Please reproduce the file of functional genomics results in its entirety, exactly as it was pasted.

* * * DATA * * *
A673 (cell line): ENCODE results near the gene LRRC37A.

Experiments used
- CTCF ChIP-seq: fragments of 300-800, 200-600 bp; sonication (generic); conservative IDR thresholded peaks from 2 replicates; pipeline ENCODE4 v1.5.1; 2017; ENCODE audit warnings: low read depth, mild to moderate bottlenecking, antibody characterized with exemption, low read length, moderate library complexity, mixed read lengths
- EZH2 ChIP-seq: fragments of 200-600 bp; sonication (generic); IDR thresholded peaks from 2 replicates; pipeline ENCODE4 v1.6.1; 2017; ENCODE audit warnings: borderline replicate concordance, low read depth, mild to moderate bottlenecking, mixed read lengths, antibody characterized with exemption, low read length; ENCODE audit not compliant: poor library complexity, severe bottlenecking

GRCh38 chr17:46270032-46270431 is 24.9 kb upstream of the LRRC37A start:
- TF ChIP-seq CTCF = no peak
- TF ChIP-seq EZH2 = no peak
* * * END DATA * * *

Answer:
A673 (cell line): ENCODE results near the gene LRRC37A.

Experiments used
- CTCF ChIP-seq: fragments of 300-800, 200-600 bp; sonication (generic); conservative IDR thresholded peaks from 2 replicates; pipeline ENCODE4 v1.5.1; 2017; ENCODE audit warnings: low read depth, mild to moderate bottlenecking, antibody characterized with exemption, low read length, moderate library complexity, mixed read lengths
- EZH2 ChIP-seq: fragments of 200-600 bp; sonication (generic); IDR thresholded peaks from 2 replicates; pipeline ENCODE4 v1.6.1; 2017; ENCODE audit warnings: borderline replicate concordance, low read depth, mild to moderate bottlenecking, mixed read lengths, antibody characterized with exemption, low read length; ENCODE audit not compliant: poor library complexity, severe bottlenecking

GRCh38 chr17:46270032-46270431 is 24.9 kb upstream of the LRRC37A start:
- TF ChIP-seq CTCF = no peak
- TF ChIP-seq EZH2 = no peak